A small-town nurse named Susette Kelo emerges as the reluctant leader of her working-class neighbors in their struggle to save their homes from political and corporate interests bent on ...
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Agnes, taken for granted as a suburban mother, discovers a passion for solving jigsaw puzzles which unexpectedly draws her into a new world - where her life unfolds in ways she could never have imagined.
In Brooklyn, New York, Kyra (Michelle Pfeiffer) loses her job and struggles to survive on her ailing mother's income. As the weeks and months go on, her problems worsen. This leads her on a risky and enigmatic path that threatens her life.
A small-town nurse named Susette Kelo emerges as the reluctant leader of her working-class neighbors in their struggle to save their homes from political and corporate interests bent on seizing the land and handing it over to Pfizer Corporation. Susette's battle goes all the way to the US Supreme Court and the controversial 5-4 decision in Kelo vs. City of New London gave government officials the power to bulldoze a neighborhood for the benefit of a multibillion-dollar corporation. The decision outraged Americans across the political spectrum, and that passion fueled reforms that helped curb eminent domain abuse.Written by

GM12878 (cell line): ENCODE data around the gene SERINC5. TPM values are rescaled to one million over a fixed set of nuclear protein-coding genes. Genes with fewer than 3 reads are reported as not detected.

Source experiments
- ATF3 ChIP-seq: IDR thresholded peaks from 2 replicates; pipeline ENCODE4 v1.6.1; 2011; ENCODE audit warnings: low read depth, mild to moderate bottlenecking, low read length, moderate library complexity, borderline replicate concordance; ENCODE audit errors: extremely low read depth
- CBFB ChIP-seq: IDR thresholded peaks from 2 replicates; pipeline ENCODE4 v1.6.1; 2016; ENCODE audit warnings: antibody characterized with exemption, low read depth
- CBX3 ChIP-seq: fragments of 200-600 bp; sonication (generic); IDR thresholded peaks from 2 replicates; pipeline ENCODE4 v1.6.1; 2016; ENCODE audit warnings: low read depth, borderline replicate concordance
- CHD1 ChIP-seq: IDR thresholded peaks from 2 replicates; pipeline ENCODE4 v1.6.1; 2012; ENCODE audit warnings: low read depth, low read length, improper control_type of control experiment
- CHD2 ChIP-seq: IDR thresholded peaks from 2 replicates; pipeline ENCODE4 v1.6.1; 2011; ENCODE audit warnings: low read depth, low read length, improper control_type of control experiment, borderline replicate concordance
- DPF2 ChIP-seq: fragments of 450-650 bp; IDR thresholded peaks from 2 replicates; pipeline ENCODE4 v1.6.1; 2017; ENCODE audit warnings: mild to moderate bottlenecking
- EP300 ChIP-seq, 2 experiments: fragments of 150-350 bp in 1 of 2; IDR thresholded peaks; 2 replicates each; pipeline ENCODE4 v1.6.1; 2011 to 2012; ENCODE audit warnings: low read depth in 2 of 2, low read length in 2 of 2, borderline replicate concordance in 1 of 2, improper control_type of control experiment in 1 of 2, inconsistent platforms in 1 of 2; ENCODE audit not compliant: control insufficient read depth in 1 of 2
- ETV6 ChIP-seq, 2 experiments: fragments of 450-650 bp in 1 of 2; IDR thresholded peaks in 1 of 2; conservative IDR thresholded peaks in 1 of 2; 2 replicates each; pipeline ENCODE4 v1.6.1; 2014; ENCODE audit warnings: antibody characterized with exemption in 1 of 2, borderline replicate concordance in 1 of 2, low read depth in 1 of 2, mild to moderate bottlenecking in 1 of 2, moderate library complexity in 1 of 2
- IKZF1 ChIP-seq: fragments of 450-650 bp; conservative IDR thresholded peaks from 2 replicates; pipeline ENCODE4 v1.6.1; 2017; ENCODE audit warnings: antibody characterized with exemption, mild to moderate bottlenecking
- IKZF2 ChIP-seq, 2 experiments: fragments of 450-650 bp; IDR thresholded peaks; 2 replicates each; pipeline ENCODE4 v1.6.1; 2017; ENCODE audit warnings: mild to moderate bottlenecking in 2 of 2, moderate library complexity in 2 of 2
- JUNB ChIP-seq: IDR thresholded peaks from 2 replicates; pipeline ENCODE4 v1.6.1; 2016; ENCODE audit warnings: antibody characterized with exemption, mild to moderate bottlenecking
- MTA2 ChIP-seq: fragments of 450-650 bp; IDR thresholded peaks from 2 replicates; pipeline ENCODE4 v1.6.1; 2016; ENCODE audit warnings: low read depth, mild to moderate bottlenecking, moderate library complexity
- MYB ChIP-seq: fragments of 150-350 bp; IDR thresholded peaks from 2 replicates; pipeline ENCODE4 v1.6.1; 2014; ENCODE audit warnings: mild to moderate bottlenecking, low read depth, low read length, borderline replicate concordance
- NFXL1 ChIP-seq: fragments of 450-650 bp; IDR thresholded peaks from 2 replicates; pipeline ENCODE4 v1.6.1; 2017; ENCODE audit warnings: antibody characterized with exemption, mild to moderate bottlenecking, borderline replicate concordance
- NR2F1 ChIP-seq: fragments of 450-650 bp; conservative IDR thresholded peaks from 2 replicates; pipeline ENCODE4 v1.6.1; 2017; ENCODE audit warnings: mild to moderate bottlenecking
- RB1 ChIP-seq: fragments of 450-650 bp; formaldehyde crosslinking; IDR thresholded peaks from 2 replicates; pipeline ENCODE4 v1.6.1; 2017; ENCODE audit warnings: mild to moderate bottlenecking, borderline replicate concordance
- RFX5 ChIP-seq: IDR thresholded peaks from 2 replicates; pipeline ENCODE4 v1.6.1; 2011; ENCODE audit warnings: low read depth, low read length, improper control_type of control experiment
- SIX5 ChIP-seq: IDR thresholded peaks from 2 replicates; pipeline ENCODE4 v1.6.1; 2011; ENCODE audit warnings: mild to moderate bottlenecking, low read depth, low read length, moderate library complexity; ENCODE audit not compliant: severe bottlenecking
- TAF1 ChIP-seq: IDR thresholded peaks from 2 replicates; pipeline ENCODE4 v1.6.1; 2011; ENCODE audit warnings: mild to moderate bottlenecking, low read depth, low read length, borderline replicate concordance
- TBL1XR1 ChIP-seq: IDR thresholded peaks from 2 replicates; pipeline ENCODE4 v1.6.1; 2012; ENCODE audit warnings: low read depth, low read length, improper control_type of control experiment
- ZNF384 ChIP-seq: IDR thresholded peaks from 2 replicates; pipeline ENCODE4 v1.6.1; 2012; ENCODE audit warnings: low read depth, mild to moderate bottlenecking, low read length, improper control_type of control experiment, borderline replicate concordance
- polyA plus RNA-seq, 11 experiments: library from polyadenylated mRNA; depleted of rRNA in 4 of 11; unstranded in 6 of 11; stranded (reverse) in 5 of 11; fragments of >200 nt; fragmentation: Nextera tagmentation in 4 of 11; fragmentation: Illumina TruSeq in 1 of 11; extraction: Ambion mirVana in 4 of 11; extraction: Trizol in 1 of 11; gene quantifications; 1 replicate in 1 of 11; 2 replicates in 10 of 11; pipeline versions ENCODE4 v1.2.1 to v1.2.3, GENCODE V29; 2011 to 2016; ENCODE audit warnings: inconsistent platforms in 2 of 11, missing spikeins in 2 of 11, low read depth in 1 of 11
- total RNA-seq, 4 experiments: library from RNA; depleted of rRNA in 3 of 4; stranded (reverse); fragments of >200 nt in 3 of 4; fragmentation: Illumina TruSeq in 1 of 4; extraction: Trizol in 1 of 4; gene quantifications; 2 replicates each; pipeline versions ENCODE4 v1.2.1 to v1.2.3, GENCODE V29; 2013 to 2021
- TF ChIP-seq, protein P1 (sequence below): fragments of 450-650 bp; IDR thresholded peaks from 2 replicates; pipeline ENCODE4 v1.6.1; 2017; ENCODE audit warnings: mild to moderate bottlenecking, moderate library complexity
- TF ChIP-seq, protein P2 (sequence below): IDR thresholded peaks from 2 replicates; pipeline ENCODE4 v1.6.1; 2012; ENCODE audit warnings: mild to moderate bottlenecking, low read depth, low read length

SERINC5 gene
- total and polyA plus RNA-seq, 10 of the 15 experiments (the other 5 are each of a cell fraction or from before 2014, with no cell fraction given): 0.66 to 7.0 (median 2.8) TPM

Susette Kelo's home 8 East Street, New London, CT was not situated on the water as shown in the film. It was a block away. See more »
While Susette's house number is correctly shown as 8, as in 8 East Street where the little pink house was located, there are numbers on other houses that are four digits. New London is only six square miles and has no streets with houses with four digit numbers, especially in the Fort Trumbull neighborhood which is made up of several short streets. See more »
Written by David Crosby and James Raymond
Performed by David Crosby See more »
I was fortunate enough to meet Susette Kelo before seeing the movie. It is amazing how closely Catherine Keener gets her right; her look, voice, shyness and inner strength. The movie also does an excellent job of balancing the political story with the personal one. It's a very fine line because with too much of one you'd have a documentary and too much of the other you wouldn't know what was going on. Well worth the price of admission.
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